Awesome / Roseanne

    open/close all folders 

     Original Series 
  • In "War and Peace," Roseanne finds out that Jackie has been abused by Fisher, her boyfriend. While Jackie breaks down and sobs, Dan comes in and asks about the situation. Roseanne only says that "Fisher beat the crap out of her," and takes her into the bathroom to clean up. Dan stands silently in the kitchen...then goes without a word to the back door and picks up his coat—and we immediately know what's about to happen. Half the studio audience did the standard dramatic "Ohhh!" The other half applauded.
    Roseanne: Well, what did he say?
    Dan: Well, If I can remember correctly: "Ow, ow, my head."
    • A better moment is later on when the police come to arrest Dan after Fisher calls the police afterwards. Dan insists on going along quietly.
    • Also, from the second half of the two parter of the above episode, Roseanne's final words to Jackie's boyfriend, Fisher:
      Roseanne: If you ever come near her again you're gonna have to deal with me, and I am way more dangerous than Dan. I got a loose meat restaurant; I know what to do with the body.
    • And then she breaks his television.
  • The episode "Roseambo". Roseanne kicking some serious terrorist ass was awesome enough, but when one of the remaining guys snuck through the window and tried to attack, Mark immediately whirls around and shoves the guy through an open window.
    Roseanne: Mark, remember all those times you screwed up? This isn't one of them.
  • In the episode "Don't Make Me Over", Becky and Darlene give Roseanne a beauty spa package for Mother's Day, trying to butter her up and let them go to an out of town concert for a weekend. Roseanne, thinking that they were actually trying to be nice to her for a change, is heartbroken when she learns the truth and is reduced to tears. Dan steps in and saves the day by giving the girls a very deserving tongue-lashing, carting them off to be with Bev for a very boring weekend, and taking Roseanne out for a romantic dinner and weekend. This was after Roseanne had complained earlier that Dan was not a good disciplinarian.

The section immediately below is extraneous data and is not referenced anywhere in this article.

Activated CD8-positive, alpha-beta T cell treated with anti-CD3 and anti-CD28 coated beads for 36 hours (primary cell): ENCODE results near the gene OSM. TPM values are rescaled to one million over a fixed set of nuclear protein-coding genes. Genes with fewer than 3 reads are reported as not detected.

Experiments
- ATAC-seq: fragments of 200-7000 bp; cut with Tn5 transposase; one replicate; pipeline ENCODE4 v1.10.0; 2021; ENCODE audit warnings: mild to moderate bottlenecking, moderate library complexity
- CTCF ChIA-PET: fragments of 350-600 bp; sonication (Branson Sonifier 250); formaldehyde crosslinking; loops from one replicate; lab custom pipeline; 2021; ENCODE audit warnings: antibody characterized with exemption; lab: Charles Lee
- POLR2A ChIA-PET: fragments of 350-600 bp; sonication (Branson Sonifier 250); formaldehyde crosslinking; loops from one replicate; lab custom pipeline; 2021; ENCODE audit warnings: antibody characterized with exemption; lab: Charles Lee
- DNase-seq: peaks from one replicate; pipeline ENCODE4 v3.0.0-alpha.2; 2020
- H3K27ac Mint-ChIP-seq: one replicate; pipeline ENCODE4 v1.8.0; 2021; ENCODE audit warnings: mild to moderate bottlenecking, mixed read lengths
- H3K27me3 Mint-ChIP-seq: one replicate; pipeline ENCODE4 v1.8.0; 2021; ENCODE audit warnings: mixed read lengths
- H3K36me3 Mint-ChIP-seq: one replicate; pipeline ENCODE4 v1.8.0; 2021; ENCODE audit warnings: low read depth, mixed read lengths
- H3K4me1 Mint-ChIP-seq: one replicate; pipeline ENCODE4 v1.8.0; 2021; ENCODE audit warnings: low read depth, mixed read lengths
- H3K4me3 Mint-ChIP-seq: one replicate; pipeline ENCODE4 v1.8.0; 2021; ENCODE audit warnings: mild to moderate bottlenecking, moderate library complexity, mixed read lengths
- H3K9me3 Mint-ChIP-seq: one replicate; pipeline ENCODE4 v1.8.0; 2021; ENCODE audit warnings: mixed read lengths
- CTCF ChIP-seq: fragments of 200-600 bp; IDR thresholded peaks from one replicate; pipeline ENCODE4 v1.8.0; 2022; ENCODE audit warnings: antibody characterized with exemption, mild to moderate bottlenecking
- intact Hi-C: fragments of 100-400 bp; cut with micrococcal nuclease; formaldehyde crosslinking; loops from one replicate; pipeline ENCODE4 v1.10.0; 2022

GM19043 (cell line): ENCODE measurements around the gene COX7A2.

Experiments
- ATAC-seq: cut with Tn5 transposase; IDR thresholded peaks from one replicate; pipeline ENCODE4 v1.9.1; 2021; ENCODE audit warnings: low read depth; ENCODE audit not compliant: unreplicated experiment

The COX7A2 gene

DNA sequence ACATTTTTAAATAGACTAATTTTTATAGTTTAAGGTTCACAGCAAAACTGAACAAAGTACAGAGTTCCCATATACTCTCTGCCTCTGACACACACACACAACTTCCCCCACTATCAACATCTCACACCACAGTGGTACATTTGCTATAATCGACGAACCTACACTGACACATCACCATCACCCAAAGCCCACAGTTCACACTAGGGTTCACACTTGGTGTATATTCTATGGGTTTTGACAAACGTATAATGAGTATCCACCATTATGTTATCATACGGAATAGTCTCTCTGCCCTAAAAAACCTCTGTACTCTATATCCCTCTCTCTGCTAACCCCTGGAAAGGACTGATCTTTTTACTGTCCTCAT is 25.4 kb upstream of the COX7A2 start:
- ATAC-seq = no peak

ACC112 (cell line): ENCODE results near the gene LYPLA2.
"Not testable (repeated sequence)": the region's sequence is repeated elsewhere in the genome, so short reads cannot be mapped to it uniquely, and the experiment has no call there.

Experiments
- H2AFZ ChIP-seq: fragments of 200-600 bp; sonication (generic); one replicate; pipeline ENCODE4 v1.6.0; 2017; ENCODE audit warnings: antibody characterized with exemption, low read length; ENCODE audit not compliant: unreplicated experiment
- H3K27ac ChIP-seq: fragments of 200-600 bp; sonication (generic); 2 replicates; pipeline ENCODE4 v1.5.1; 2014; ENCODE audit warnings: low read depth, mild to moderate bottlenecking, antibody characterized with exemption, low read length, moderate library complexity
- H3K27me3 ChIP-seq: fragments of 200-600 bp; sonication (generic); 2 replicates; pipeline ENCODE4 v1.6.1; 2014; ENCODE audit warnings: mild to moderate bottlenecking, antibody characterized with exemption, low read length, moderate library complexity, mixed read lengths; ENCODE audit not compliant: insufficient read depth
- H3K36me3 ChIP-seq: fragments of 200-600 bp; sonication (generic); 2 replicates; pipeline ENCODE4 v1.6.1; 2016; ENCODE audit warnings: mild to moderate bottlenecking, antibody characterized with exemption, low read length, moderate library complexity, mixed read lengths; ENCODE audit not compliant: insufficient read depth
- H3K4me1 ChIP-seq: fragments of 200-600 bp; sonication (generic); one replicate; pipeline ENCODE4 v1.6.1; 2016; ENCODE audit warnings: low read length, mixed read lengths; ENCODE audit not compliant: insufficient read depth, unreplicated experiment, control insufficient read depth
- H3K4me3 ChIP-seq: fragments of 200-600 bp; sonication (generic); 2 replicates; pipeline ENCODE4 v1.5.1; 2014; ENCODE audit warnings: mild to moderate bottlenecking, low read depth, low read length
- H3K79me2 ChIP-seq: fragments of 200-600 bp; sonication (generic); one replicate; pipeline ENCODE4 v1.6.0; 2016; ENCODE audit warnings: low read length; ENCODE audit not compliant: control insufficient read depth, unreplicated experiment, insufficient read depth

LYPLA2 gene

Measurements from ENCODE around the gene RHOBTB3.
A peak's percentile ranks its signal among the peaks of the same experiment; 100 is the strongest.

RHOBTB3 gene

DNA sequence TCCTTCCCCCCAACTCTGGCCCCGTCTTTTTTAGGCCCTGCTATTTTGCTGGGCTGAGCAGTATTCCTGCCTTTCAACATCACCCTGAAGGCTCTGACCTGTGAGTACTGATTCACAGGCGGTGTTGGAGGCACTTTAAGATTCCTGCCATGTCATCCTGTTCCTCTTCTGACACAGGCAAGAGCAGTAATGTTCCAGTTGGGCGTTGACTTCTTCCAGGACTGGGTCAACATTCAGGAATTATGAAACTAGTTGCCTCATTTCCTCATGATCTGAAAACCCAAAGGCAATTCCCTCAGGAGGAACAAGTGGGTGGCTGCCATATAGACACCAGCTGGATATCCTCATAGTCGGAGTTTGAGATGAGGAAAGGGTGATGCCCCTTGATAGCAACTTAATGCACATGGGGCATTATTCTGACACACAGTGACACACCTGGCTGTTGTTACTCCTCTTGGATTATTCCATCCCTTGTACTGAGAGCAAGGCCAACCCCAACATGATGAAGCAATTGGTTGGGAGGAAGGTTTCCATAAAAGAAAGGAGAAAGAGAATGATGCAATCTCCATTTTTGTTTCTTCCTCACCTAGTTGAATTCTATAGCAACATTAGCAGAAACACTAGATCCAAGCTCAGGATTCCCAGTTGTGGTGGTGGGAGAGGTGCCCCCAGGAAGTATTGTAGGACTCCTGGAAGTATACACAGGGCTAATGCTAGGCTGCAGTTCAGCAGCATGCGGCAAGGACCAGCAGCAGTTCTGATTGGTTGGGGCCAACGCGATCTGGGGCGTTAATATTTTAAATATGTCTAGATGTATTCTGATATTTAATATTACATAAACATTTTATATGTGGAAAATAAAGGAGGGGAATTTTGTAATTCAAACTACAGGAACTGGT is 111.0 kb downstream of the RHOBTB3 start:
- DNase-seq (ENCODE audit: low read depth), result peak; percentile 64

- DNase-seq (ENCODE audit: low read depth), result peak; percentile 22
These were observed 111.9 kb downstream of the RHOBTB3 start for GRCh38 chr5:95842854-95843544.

• When Becky leaves and decides to start staying with Jackie, it causes a lot of friction between Jackie, Dan, and Roseanne. When Darlene visits her at Jackie's apartment she calls her sister out on the fact that her selfishness is causing everyone to be miserable, and points out that she was the one who covered for her, and got grounded, when she lied about Becky going out with Mark and Becky never came to her defense.
    Darlene: Becky, you're a selfish, inconsiderate, spoiled little brat!
  • Of course, Becky returned the favor in "Stressed to Kill". Becky had had anger bubbling for weeks during Darlene's depression, since she was picking up all the slack in terms of chores and getting nothing while Darlene laid around on the couch and was being fawned over. When Becky helped Darlene with a history paper and only got yelled at for her trouble, she finally let Darlene have it.
    Becky: You know, I don't believe you Darlene. I help you out with your paper and you get me nailed for it.
    Darlene: Look, I apologized for that yesterday. Besides, I didn't ask for your help. You just felt sorry for me and I don't need your damn pity.
    Becky: Are you kidding? You're begging for it. "Oh, high school is too hard. My friends don't like me. Nobody understands me." Well, then do something about it, you little wimp!
    Darlene: Shut up Becky. You don't know what you're talking about.